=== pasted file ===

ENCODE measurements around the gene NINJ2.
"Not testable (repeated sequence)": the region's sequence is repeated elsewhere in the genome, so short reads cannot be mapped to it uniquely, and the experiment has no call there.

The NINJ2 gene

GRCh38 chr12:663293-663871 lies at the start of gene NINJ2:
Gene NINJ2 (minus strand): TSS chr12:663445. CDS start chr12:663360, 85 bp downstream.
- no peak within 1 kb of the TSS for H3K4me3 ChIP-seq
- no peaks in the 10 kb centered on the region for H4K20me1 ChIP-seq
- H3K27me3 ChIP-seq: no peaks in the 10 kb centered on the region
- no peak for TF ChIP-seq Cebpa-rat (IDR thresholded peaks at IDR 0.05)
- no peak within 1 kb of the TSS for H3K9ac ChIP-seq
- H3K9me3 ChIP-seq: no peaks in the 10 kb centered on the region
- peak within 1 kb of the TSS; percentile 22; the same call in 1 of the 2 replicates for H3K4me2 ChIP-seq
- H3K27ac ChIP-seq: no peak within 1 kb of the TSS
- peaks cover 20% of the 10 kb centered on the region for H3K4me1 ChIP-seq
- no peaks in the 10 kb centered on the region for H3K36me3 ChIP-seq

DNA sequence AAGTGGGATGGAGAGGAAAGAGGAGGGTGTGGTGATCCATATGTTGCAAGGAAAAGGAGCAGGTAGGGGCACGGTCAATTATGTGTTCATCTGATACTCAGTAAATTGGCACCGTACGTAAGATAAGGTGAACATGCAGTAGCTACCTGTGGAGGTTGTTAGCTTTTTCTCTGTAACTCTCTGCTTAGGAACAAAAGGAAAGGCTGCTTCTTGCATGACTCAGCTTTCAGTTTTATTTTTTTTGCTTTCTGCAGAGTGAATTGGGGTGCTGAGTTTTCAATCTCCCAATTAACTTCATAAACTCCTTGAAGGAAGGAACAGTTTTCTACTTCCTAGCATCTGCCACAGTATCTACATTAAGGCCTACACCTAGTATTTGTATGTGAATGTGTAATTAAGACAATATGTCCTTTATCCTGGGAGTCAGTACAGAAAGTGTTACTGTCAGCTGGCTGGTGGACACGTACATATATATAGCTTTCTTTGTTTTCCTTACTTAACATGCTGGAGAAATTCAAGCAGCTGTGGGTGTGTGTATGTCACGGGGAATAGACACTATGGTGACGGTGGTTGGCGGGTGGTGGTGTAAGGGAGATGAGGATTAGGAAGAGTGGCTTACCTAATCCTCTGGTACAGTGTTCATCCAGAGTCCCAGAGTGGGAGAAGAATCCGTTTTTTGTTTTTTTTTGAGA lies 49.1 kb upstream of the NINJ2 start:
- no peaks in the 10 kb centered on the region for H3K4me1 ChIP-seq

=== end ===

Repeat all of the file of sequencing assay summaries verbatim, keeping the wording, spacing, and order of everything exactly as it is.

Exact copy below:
ENCODE measurements around the gene NINJ2.
"Not testable (repeated sequence)": the region's sequence is repeated elsewhere in the genome, so short reads cannot be mapped to it uniquely, and the experiment has no call there.

The NINJ2 gene

GRCh38 chr12:663293-663871 lies at the start of gene NINJ2:
Gene NINJ2 (minus strand): TSS chr12:663445. CDS start chr12:663360, 85 bp downstream.
- no peak within 1 kb of the TSS for H3K4me3 ChIP-seq
- no peaks in the 10 kb centered on the region for H4K20me1 ChIP-seq
- H3K27me3 ChIP-seq: no peaks in the 10 kb centered on the region
- no peak for TF ChIP-seq Cebpa-rat (IDR thresholded peaks at IDR 0.05)
- no peak within 1 kb of the TSS for H3K9ac ChIP-seq
- H3K9me3 ChIP-seq: no peaks in the 10 kb centered on the region
- peak within 1 kb of the TSS; percentile 22; the same call in 1 of the 2 replicates for H3K4me2 ChIP-seq
- H3K27ac ChIP-seq: no peak within 1 kb of the TSS
- peaks cover 20% of the 10 kb centered on the region for H3K4me1 ChIP-seq
- no peaks in the 10 kb centered on the region for H3K36me3 ChIP-seq

DNA sequence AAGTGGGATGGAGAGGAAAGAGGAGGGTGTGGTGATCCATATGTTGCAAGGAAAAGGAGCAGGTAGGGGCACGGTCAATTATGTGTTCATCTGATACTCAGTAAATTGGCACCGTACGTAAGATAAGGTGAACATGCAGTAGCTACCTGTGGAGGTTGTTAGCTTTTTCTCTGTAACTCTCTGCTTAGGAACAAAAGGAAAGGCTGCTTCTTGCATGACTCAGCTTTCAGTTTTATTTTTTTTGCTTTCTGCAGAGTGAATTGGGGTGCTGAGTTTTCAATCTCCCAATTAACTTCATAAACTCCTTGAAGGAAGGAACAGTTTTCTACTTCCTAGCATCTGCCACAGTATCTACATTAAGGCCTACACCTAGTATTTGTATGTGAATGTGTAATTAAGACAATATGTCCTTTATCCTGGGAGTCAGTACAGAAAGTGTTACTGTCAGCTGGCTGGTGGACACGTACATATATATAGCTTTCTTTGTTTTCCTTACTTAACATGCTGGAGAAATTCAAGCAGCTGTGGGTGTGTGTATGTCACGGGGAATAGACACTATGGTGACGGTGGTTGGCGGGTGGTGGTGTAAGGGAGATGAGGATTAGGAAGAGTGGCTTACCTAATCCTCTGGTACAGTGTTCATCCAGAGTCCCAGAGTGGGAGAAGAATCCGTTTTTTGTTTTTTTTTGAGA lies 49.1 kb upstream of the NINJ2 start:
- no peaks in the 10 kb centered on the region for H3K4me1 ChIP-seq